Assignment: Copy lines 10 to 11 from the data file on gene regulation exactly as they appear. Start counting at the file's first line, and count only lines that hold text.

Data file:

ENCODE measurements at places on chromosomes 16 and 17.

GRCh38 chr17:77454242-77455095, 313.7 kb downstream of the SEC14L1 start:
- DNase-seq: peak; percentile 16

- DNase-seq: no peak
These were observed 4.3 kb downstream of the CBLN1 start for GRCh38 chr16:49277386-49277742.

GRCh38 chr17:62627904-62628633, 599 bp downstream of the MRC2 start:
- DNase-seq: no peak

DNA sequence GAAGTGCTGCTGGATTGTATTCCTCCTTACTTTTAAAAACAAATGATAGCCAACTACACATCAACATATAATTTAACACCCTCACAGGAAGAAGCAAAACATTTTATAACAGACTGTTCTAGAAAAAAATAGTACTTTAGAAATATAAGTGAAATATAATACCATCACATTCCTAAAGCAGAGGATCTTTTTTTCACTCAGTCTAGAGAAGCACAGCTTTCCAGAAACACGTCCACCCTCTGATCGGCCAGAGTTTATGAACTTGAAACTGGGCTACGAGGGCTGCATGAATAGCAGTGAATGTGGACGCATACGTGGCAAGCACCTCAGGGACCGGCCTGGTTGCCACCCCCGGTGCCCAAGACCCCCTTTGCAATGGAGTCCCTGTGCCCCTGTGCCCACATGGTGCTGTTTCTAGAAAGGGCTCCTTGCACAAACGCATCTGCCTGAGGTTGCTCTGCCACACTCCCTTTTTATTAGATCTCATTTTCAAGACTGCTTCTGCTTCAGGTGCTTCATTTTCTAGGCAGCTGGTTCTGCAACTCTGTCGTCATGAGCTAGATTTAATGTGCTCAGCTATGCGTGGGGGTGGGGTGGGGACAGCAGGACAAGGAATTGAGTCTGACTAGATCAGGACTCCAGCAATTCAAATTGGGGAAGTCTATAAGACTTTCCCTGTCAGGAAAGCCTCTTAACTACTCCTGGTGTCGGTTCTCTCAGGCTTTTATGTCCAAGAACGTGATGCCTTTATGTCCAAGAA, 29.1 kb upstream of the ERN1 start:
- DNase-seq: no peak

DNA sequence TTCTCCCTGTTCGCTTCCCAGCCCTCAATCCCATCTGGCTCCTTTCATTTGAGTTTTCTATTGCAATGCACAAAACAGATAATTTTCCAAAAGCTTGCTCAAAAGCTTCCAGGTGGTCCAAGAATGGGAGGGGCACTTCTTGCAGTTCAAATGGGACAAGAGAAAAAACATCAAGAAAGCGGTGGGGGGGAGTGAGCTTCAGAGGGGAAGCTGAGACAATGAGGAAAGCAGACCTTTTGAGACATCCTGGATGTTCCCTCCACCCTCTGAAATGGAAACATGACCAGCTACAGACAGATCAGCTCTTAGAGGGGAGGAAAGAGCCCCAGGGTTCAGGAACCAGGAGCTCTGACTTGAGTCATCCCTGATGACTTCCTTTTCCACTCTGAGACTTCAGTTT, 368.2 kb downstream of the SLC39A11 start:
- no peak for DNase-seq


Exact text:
DNA sequence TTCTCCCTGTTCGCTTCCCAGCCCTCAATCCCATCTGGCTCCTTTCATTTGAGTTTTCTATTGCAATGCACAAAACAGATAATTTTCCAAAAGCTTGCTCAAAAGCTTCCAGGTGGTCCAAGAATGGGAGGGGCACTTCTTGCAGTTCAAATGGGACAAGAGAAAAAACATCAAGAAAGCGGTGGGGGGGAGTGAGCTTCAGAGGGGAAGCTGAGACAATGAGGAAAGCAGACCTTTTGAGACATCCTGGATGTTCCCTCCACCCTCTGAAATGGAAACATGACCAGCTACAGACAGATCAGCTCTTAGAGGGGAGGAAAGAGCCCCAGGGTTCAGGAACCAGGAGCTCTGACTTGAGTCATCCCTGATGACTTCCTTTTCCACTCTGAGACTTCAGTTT, 368.2 kb downstream of the SLC39A11 start:
- no peak for DNase-seq